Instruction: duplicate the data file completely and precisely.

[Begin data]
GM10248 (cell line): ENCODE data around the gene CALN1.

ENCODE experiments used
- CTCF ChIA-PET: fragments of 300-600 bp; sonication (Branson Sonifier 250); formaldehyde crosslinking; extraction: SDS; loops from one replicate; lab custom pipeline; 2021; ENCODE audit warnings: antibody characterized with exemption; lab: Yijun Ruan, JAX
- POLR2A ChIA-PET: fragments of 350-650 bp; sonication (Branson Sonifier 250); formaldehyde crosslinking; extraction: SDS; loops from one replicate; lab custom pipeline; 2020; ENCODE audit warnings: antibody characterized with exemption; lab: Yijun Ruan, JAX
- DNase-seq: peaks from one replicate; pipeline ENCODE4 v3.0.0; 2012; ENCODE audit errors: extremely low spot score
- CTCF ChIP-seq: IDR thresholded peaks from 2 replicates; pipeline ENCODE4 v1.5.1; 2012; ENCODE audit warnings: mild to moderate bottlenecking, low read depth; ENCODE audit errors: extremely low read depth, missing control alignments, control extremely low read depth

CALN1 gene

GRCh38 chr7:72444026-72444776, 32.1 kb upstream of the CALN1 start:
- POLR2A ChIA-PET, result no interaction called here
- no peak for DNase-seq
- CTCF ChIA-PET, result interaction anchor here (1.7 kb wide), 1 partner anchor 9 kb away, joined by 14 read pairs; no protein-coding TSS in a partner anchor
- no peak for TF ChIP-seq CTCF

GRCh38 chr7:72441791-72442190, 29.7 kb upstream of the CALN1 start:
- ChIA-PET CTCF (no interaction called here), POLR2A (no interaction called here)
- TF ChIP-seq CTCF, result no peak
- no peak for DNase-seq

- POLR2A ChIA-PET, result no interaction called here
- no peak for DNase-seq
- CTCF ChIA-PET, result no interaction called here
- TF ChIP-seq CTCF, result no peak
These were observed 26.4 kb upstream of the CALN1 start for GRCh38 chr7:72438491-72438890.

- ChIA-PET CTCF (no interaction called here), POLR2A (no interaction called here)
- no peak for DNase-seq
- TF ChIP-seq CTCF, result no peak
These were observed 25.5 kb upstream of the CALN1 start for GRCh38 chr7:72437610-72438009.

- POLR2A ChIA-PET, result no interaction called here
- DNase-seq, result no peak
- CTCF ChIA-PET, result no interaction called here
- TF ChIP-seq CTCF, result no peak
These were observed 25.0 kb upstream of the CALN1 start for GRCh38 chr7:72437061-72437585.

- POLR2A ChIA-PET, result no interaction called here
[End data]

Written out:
GM10248 (cell line): ENCODE data around the gene CALN1.

ENCODE experiments used
- CTCF ChIA-PET: fragments of 300-600 bp; sonication (Branson Sonifier 250); formaldehyde crosslinking; extraction: SDS; loops from one replicate; lab custom pipeline; 2021; ENCODE audit warnings: antibody characterized with exemption; lab: Yijun Ruan, JAX
- POLR2A ChIA-PET: fragments of 350-650 bp; sonication (Branson Sonifier 250); formaldehyde crosslinking; extraction: SDS; loops from one replicate; lab custom pipeline; 2020; ENCODE audit warnings: antibody characterized with exemption; lab: Yijun Ruan, JAX
- DNase-seq: peaks from one replicate; pipeline ENCODE4 v3.0.0; 2012; ENCODE audit errors: extremely low spot score
- CTCF ChIP-seq: IDR thresholded peaks from 2 replicates; pipeline ENCODE4 v1.5.1; 2012; ENCODE audit warnings: mild to moderate bottlenecking, low read depth; ENCODE audit errors: extremely low read depth, missing control alignments, control extremely low read depth

CALN1 gene

GRCh38 chr7:72444026-72444776, 32.1 kb upstream of the CALN1 start:
- POLR2A ChIA-PET, result no interaction called here
- no peak for DNase-seq
- CTCF ChIA-PET, result interaction anchor here (1.7 kb wide), 1 partner anchor 9 kb away, joined by 14 read pairs; no protein-coding TSS in a partner anchor
- no peak for TF ChIP-seq CTCF

GRCh38 chr7:72441791-72442190, 29.7 kb upstream of the CALN1 start:
- ChIA-PET CTCF (no interaction called here), POLR2A (no interaction called here)
- TF ChIP-seq CTCF, result no peak
- no peak for DNase-seq

- POLR2A ChIA-PET, result no interaction called here
- no peak for DNase-seq
- CTCF ChIA-PET, result no interaction called here
- TF ChIP-seq CTCF, result no peak
These were observed 26.4 kb upstream of the CALN1 start for GRCh38 chr7:72438491-72438890.

- ChIA-PET CTCF (no interaction called here), POLR2A (no interaction called here)
- no peak for DNase-seq
- TF ChIP-seq CTCF, result no peak
These were observed 25.5 kb upstream of the CALN1 start for GRCh38 chr7:72437610-72438009.

- POLR2A ChIA-PET, result no interaction called here
- DNase-seq, result no peak
- CTCF ChIA-PET, result no interaction called here
- TF ChIP-seq CTCF, result no peak
These were observed 25.0 kb upstream of the CALN1 start for GRCh38 chr7:72437061-72437585.

- POLR2A ChIA-PET, result no interaction called here